At a crucial point in the game, the coach yelled, “Take care of the ball! We’ve had two fumbles already. We don’t need another one.” All players focus on “don’t fumble” and too often there is a fumble or another mistake.
Managers see repeated mistakes as something akin to the pneumonic plague and admonish the team with, “We are supposed to learn from our mistakes–not keep making them!”
To reduce repeated mistakes, consider three approaches.
One, shine the spotlight brightly on successes, no matter how small. Start catching employees doing things right. Cheer all improvements. Managers who focus strongly on mistakes, like coaches who prioritize fumble avoidance, create tense environments which actually contribute to error-making.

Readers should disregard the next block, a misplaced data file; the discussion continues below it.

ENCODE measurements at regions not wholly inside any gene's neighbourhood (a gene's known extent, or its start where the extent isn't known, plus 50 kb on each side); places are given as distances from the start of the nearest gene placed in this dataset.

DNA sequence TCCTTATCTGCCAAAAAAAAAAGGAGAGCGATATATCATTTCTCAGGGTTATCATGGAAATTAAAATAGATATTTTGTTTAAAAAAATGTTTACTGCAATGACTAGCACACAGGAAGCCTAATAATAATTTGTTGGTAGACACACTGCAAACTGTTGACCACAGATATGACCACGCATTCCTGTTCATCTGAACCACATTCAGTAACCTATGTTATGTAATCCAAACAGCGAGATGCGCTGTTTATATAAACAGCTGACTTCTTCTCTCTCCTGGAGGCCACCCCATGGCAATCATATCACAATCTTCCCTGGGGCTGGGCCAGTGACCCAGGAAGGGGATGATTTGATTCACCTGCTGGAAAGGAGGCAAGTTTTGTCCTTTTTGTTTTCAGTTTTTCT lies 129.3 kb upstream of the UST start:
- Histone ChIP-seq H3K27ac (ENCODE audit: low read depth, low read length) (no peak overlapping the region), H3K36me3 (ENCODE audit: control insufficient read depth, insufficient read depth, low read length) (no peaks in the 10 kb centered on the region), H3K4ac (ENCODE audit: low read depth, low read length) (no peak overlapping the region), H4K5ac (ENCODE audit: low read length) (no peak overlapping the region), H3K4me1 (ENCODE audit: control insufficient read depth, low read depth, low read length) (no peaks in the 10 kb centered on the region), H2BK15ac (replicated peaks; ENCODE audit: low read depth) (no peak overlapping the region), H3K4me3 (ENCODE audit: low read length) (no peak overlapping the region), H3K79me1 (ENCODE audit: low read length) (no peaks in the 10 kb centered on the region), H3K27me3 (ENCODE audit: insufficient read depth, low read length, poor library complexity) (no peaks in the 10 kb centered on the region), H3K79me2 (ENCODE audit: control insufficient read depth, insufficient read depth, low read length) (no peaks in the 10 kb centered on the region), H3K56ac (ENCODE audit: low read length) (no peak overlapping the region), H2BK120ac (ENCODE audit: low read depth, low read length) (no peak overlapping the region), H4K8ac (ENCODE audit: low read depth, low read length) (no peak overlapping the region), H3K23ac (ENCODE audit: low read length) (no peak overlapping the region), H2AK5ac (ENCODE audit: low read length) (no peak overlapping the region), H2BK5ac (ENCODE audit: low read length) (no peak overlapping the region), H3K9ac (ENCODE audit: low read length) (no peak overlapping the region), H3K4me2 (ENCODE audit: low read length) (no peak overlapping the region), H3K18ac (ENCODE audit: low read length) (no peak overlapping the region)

Two, require checklists whenever appropriate. Pilots who have successfully performed hundreds of take-offs and landings still complete checklists. Why? Checklists are proven devices for reducing mistakes.
Three, consider removing an employee from a task if, after training and experience, the employee continues making dumb mistakes. All tasks, no matter how simple, require some degree of talent to be performed well. Remember Shaquille O’Neil, after untold hours of practice, could not improve his free-throw shooting.